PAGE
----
The Chinese central bank has publicly released its risk ratings of Chinese financial institution for the first time ever.
On 2 November the People’s Bank of China (PBOC) issued the “China Financial Stability Report (2018)” (中国金融稳定报告（2018)), after completing assessments of 4327 financial institutions in the first quarter of 2018.
The report grades financial institutions from one to 10, with a higher rating corresponding to greater risk levels.
According to the report the vast majority of the 3969 banking institutions included in the assessment posted ratings of between three to seven. 3473 banking institutions saw ratings within this bracket, accounting for 87.5% of the total.
Only 76 banking institutions had ratings of one to two, accounting for a mere 1.91% share, while 420 banks had high risk ratings of eight to 10, accounting for 10.58% of the total.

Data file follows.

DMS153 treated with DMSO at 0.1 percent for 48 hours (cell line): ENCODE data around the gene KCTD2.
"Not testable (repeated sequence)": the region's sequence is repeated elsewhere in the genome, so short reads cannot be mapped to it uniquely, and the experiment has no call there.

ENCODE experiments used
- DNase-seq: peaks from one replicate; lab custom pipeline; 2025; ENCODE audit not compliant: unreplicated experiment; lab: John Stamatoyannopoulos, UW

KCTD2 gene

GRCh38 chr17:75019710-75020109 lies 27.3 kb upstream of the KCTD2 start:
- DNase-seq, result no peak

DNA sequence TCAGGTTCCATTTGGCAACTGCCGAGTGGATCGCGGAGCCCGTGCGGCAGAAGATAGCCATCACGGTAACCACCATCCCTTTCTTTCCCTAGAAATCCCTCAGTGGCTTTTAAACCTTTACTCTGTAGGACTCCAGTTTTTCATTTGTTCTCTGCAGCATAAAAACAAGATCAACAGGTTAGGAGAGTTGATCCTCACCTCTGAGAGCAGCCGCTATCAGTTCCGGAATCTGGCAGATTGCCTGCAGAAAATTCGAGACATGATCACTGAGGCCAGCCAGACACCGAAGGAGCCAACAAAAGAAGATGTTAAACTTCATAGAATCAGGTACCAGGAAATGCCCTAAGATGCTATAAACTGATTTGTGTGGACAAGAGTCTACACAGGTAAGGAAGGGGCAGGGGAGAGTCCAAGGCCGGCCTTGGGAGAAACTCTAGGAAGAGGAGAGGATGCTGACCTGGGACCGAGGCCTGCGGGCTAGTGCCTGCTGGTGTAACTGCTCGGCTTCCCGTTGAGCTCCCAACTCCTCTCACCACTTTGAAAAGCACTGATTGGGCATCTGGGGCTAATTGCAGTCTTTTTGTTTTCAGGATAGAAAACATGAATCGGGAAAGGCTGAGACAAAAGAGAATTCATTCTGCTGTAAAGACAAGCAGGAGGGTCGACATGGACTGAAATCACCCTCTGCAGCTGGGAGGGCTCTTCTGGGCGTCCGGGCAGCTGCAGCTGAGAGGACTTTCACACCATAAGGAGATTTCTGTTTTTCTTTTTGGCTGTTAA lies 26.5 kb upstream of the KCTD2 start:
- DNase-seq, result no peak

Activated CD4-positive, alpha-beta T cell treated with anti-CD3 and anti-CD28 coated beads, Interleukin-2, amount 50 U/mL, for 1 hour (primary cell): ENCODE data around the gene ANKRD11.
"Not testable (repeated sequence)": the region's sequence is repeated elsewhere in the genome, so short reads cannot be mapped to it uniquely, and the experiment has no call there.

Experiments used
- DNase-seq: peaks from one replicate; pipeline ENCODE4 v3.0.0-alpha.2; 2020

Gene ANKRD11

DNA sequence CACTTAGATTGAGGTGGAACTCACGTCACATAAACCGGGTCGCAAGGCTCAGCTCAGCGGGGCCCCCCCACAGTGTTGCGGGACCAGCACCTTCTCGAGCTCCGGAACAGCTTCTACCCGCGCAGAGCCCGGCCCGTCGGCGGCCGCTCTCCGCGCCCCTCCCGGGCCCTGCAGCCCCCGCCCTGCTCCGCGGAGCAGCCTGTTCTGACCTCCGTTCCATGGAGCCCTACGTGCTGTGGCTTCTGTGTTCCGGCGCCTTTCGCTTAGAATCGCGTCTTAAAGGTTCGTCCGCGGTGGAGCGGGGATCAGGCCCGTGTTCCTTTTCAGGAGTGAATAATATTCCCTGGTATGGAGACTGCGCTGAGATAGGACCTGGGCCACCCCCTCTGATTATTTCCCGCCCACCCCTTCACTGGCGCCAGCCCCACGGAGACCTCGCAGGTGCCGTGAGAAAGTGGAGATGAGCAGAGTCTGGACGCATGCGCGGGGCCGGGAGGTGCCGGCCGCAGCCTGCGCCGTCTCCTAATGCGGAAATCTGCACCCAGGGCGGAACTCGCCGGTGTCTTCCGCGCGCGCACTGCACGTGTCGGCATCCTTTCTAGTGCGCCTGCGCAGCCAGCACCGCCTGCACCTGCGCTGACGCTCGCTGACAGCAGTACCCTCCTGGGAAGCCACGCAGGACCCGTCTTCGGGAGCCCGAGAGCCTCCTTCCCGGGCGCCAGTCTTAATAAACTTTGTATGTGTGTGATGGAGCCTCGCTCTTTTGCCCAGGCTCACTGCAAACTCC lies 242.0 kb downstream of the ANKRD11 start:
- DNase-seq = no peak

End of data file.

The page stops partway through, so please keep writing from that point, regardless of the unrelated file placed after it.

These 420 banking institutions included 235 rural credit societies, 109 village or county banks, and 67 rural village commercial banks.
PBOC officially commenced its ratings of financial institutions in December 2017, after efforts to establish a macro-prudential assessment framework in the wake of the 20018 Great Financial Crisis.
The focal points for the macro-prudential assessments included capital management, asset quality, cross-border operations and stability.
Zhou Xuedong (周学东), head of PBOC financial stability department, said that the ratings of financial institutions were one of the central bank’s key tools for macro-prudential management, and would serve as the basis of “hard constraints.”
Higher fee rates would be applied to those financial institutions with poor ratings, while other measures could include capital supplementation, controls on asset growth and major credit transactions, as well as reductions in leverage ratios.
Those financial institution with ratings of eight or higher will be subject to strict constraints when it comes to financial policy support, business approvals, and re-loan credit.